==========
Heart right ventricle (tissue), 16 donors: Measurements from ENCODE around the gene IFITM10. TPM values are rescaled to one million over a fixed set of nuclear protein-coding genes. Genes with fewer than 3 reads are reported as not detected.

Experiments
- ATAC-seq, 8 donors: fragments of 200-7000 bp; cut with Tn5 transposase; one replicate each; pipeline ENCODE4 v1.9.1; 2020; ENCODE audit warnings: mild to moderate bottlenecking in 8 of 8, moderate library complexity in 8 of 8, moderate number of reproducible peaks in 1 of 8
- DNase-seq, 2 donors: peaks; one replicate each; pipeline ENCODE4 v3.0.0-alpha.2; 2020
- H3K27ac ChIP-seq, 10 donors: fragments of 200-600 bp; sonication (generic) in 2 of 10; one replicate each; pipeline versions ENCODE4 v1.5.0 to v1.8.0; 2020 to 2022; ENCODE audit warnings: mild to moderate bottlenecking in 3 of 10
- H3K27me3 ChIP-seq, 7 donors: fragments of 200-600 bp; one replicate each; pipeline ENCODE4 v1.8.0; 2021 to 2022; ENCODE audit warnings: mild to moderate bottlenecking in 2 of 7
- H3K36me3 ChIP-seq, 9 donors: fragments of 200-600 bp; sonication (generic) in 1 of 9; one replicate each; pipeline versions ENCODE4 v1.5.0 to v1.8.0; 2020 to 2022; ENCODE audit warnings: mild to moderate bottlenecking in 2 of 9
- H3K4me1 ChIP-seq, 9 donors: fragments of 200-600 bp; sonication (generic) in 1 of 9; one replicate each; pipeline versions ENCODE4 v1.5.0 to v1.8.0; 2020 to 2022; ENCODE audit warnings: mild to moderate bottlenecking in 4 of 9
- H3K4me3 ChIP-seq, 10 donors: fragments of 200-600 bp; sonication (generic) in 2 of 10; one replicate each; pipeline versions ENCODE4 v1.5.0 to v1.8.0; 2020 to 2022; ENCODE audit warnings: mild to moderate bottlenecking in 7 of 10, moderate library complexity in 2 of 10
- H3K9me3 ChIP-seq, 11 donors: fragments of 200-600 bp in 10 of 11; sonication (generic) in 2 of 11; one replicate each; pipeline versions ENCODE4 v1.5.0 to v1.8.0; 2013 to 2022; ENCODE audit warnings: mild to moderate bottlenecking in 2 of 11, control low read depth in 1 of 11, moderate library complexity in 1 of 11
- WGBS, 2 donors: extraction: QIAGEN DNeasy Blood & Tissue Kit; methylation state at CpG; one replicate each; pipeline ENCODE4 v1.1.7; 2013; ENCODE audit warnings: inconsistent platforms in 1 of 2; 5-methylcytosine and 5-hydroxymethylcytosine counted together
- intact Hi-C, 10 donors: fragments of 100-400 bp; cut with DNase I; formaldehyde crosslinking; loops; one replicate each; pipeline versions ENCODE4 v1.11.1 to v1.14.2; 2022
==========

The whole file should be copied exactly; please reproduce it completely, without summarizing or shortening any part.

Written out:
Heart right ventricle (tissue), 16 donors: Measurements from ENCODE around the gene IFITM10. TPM values are rescaled to one million over a fixed set of nuclear protein-coding genes. Genes with fewer than 3 reads are reported as not detected.

Experiments
- ATAC-seq, 8 donors: fragments of 200-7000 bp; cut with Tn5 transposase; one replicate each; pipeline ENCODE4 v1.9.1; 2020; ENCODE audit warnings: mild to moderate bottlenecking in 8 of 8, moderate library complexity in 8 of 8, moderate number of reproducible peaks in 1 of 8
- DNase-seq, 2 donors: peaks; one replicate each; pipeline ENCODE4 v3.0.0-alpha.2; 2020
- H3K27ac ChIP-seq, 10 donors: fragments of 200-600 bp; sonication (generic) in 2 of 10; one replicate each; pipeline versions ENCODE4 v1.5.0 to v1.8.0; 2020 to 2022; ENCODE audit warnings: mild to moderate bottlenecking in 3 of 10
- H3K27me3 ChIP-seq, 7 donors: fragments of 200-600 bp; one replicate each; pipeline ENCODE4 v1.8.0; 2021 to 2022; ENCODE audit warnings: mild to moderate bottlenecking in 2 of 7
- H3K36me3 ChIP-seq, 9 donors: fragments of 200-600 bp; sonication (generic) in 1 of 9; one replicate each; pipeline versions ENCODE4 v1.5.0 to v1.8.0; 2020 to 2022; ENCODE audit warnings: mild to moderate bottlenecking in 2 of 9
- H3K4me1 ChIP-seq, 9 donors: fragments of 200-600 bp; sonication (generic) in 1 of 9; one replicate each; pipeline versions ENCODE4 v1.5.0 to v1.8.0; 2020 to 2022; ENCODE audit warnings: mild to moderate bottlenecking in 4 of 9
- H3K4me3 ChIP-seq, 10 donors: fragments of 200-600 bp; sonication (generic) in 2 of 10; one replicate each; pipeline versions ENCODE4 v1.5.0 to v1.8.0; 2020 to 2022; ENCODE audit warnings: mild to moderate bottlenecking in 7 of 10, moderate library complexity in 2 of 10
- H3K9me3 ChIP-seq, 11 donors: fragments of 200-600 bp in 10 of 11; sonication (generic) in 2 of 11; one replicate each; pipeline versions ENCODE4 v1.5.0 to v1.8.0; 2013 to 2022; ENCODE audit warnings: mild to moderate bottlenecking in 2 of 11, control low read depth in 1 of 11, moderate library complexity in 1 of 11
- WGBS, 2 donors: extraction: QIAGEN DNeasy Blood & Tissue Kit; methylation state at CpG; one replicate each; pipeline ENCODE4 v1.1.7; 2013; ENCODE audit warnings: inconsistent platforms in 1 of 2; 5-methylcytosine and 5-hydroxymethylcytosine counted together
- intact Hi-C, 10 donors: fragments of 100-400 bp; cut with DNase I; formaldehyde crosslinking; loops; one replicate each; pipeline versions ENCODE4 v1.11.1 to v1.14.2; 2022